One option was for her sister to take custody of Elyse. The sister was doing reasonably well: she had a job, a place to live in public housing and, most importantly, she clearly cared about Elyse. But, as a former foster youth who had aged out of foster care, her sister was encountering a number of challenges as she transitioned to adulthood.
“We hit wall after wall in trying to arrange for Elyse to leave South Carolina, join her sister and get some measure of support when she got there,” Church says. “I was losing sleep over this case and just kept making phone calls.”
In the end, Church was able to organize a number of supports for Elyse when she arrived in her home state, including convincing a case manager at Casey Family Programs to take her on as a client. The family court judge OK’d a plan for Elyse’s sister to fly to Columbia and accompany Elyse back home.
“They met at the Columbia airport — the first time they’d seen each other in six years — and flew back together a few days later,” Church says.
Elyse and Church still keep in contact with each other. “She tells me about her day, which includes going to church with her grandparents, walking around the park in her community, and going to school.”
Elyse has been through a lot since she has returned to her hometown, including things that child welfare systems would define as failures such as incarceration, instability in her living situation and periods of family violence.
“These events are particularly dangerous given Elyse’s vulnerability resulting from her cognitive limitations,” Church says.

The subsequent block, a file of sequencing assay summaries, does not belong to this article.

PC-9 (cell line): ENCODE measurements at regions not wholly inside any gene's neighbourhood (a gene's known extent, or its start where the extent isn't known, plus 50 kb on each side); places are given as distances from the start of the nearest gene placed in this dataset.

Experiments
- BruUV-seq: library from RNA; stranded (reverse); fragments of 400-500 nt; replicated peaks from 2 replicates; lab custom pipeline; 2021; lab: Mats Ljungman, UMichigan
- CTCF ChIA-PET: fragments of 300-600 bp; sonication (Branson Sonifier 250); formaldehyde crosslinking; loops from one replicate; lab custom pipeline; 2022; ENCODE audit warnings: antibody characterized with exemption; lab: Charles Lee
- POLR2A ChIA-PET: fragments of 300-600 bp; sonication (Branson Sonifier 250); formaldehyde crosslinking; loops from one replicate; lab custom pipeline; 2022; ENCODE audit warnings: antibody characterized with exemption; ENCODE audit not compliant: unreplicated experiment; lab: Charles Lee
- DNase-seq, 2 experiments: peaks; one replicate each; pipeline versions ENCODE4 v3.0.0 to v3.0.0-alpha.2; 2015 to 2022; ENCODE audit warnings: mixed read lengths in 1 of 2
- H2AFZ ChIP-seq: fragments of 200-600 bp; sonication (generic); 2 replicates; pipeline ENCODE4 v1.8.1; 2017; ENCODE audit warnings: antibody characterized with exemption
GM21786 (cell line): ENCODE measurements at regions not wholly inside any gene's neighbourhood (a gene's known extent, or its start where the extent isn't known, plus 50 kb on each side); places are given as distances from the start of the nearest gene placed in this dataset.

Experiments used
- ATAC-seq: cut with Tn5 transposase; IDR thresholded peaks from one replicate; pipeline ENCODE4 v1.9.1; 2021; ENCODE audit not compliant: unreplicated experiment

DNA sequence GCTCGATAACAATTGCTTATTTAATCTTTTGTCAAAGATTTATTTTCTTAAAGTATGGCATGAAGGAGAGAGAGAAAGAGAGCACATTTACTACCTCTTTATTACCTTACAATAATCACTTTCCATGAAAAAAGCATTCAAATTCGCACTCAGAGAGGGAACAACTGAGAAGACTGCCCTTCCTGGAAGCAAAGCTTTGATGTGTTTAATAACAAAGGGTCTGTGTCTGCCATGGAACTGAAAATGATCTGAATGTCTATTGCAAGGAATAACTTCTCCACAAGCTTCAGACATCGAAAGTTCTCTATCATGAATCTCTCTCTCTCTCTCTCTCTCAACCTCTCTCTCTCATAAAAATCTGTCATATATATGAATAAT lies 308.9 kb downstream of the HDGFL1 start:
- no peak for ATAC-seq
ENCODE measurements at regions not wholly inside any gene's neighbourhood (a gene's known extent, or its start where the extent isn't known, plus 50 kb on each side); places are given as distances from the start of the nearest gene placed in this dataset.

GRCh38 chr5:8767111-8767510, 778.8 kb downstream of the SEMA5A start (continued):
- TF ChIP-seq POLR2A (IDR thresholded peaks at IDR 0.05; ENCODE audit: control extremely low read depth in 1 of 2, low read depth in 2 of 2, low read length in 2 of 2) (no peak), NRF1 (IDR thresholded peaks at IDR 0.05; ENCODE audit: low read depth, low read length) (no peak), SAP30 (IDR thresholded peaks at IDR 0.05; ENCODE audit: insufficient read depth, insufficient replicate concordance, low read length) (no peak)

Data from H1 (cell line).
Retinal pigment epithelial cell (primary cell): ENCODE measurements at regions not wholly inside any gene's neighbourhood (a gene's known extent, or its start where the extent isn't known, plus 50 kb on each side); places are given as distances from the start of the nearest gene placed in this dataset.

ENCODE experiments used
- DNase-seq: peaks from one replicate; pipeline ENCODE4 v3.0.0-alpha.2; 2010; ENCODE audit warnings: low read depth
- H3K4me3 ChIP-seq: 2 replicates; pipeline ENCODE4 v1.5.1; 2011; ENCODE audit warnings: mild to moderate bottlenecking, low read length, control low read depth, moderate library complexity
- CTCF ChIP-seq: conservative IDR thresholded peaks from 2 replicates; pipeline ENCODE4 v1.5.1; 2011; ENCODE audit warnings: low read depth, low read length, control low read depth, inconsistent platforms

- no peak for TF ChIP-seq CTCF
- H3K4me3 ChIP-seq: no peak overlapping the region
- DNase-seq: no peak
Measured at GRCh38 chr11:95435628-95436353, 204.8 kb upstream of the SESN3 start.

Still, Church counts Elyse’s story as a success. “Our system goal is to prevent emancipation — aging out of the foster care system — and finding safe and stable families for these children,” he says. “And I have to be honest, we didn’t achieve that by her 18th birthday, and we are struggling to achieve that now.
“But did things improve for her? Absolutely. Are there a group of committed adults both here and in her hometown who are committed to ensuring her safety and wellbeing while we figure out the best way for her to live in the community and be connected to family? There are, and that’s a measure of success that alleviates my concerns that ordinarily would grow from her encountering all those other hurdles. That’s success tethered to reality.”
Cold Case and DSS work with “complex families with complex problems,” Church says,
and “when we take on the coldest cases with near-zero chance of what our system would
measures as success, it is important to consider whether we are helping these families
achieve their own version of success.”
The Cold Case Project has opened my eyes in a way that I have reevaluated and redesigned how Greenville DSS handles child welfare cases, both on the front end and for those children currently in care.
Keith Frazier, director of Region 1
The Cold Case Project is designed to partner with DSS to prevent children from aging out of foster care. The good news? The number of adolescents aging out of foster care in South Carolina is at an all-time low — only four percent of all children exiting foster care are discharged without being part of a family.
“The Cold Case Project has opened my eyes in a way that I have reevaluated and redesigned how Greenville DSS handles child welfare cases, both on the front end and for those children currently in care,” says Keith Frazier, formerly the Greenville County DSS director and now the agency’s Region 1 director.
“I learned so much about how some cases were slipping through the cracks and how I could use that knowledge to develop a strong protocol and process that can focus on family finding to promote permanency for all children in foster care, particularly those identified as least likely to achieve it.”
Moving forward, Cold Case continues to evaluate files on foster children and sometimes encounters pleasant surprises.
“Of the 20 ‘cold case’ files we had started looking at in Florence County, four of them turned out to be resolved already by DSS caseworkers — three of the children had been reunited with family members and one was adopted,” Church says. “So the system is working better. There was a time when it was considered OK for 10 percent of the foster care population to age out, but that’s no longer the sentiment. We’re aiming for zero percent.”